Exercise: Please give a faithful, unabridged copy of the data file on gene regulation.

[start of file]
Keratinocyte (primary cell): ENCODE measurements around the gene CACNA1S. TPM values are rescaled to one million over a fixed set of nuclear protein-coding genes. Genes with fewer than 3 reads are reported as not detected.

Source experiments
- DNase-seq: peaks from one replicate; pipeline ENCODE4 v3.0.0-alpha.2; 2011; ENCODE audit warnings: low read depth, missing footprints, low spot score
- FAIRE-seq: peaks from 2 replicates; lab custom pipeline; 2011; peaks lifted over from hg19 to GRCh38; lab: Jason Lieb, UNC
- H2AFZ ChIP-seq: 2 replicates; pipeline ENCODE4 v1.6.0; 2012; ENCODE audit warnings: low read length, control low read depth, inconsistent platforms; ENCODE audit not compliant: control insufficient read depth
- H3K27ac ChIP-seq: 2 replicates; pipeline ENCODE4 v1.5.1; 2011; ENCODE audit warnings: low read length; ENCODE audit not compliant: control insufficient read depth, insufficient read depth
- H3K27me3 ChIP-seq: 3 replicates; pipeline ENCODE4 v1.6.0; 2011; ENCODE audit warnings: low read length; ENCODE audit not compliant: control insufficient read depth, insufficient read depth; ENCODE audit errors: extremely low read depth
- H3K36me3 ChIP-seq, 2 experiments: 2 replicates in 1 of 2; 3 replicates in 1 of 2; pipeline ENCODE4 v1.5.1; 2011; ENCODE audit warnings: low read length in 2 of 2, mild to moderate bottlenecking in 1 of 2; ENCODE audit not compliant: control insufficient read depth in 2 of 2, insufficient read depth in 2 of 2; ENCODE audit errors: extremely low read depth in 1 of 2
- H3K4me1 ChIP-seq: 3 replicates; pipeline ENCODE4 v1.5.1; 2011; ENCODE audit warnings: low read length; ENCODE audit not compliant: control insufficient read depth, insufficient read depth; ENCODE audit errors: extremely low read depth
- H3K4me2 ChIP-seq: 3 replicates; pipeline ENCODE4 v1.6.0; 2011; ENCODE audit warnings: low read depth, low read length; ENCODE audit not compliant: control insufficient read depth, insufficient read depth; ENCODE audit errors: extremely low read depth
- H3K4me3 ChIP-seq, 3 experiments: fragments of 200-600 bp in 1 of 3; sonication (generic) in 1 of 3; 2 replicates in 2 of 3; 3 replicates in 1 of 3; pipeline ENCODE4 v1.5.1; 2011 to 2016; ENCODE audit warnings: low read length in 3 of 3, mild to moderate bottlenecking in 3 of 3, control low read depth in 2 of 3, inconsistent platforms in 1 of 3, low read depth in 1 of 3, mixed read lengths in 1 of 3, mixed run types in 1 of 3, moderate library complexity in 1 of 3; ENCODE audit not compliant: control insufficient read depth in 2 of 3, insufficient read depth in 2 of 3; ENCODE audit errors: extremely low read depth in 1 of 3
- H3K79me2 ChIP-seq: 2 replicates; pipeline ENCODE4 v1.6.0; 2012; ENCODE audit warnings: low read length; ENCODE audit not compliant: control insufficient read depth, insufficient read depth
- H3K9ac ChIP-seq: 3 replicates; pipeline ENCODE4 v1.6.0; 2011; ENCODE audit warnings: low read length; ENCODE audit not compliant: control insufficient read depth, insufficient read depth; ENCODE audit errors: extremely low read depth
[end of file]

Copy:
Keratinocyte (primary cell): ENCODE measurements around the gene CACNA1S. TPM values are rescaled to one million over a fixed set of nuclear protein-coding genes. Genes with fewer than 3 reads are reported as not detected.

Source experiments
- DNase-seq: peaks from one replicate; pipeline ENCODE4 v3.0.0-alpha.2; 2011; ENCODE audit warnings: low read depth, missing footprints, low spot score
- FAIRE-seq: peaks from 2 replicates; lab custom pipeline; 2011; peaks lifted over from hg19 to GRCh38; lab: Jason Lieb, UNC
- H2AFZ ChIP-seq: 2 replicates; pipeline ENCODE4 v1.6.0; 2012; ENCODE audit warnings: low read length, control low read depth, inconsistent platforms; ENCODE audit not compliant: control insufficient read depth
- H3K27ac ChIP-seq: 2 replicates; pipeline ENCODE4 v1.5.1; 2011; ENCODE audit warnings: low read length; ENCODE audit not compliant: control insufficient read depth, insufficient read depth
- H3K27me3 ChIP-seq: 3 replicates; pipeline ENCODE4 v1.6.0; 2011; ENCODE audit warnings: low read length; ENCODE audit not compliant: control insufficient read depth, insufficient read depth; ENCODE audit errors: extremely low read depth
- H3K36me3 ChIP-seq, 2 experiments: 2 replicates in 1 of 2; 3 replicates in 1 of 2; pipeline ENCODE4 v1.5.1; 2011; ENCODE audit warnings: low read length in 2 of 2, mild to moderate bottlenecking in 1 of 2; ENCODE audit not compliant: control insufficient read depth in 2 of 2, insufficient read depth in 2 of 2; ENCODE audit errors: extremely low read depth in 1 of 2
- H3K4me1 ChIP-seq: 3 replicates; pipeline ENCODE4 v1.5.1; 2011; ENCODE audit warnings: low read length; ENCODE audit not compliant: control insufficient read depth, insufficient read depth; ENCODE audit errors: extremely low read depth
- H3K4me2 ChIP-seq: 3 replicates; pipeline ENCODE4 v1.6.0; 2011; ENCODE audit warnings: low read depth, low read length; ENCODE audit not compliant: control insufficient read depth, insufficient read depth; ENCODE audit errors: extremely low read depth
- H3K4me3 ChIP-seq, 3 experiments: fragments of 200-600 bp in 1 of 3; sonication (generic) in 1 of 3; 2 replicates in 2 of 3; 3 replicates in 1 of 3; pipeline ENCODE4 v1.5.1; 2011 to 2016; ENCODE audit warnings: low read length in 3 of 3, mild to moderate bottlenecking in 3 of 3, control low read depth in 2 of 3, inconsistent platforms in 1 of 3, low read depth in 1 of 3, mixed read lengths in 1 of 3, mixed run types in 1 of 3, moderate library complexity in 1 of 3; ENCODE audit not compliant: control insufficient read depth in 2 of 3, insufficient read depth in 2 of 3; ENCODE audit errors: extremely low read depth in 1 of 3
- H3K79me2 ChIP-seq: 2 replicates; pipeline ENCODE4 v1.6.0; 2012; ENCODE audit warnings: low read length; ENCODE audit not compliant: control insufficient read depth, insufficient read depth
- H3K9ac ChIP-seq: 3 replicates; pipeline ENCODE4 v1.6.0; 2011; ENCODE audit warnings: low read length; ENCODE audit not compliant: control insufficient read depth, insufficient read depth; ENCODE audit errors: extremely low read depth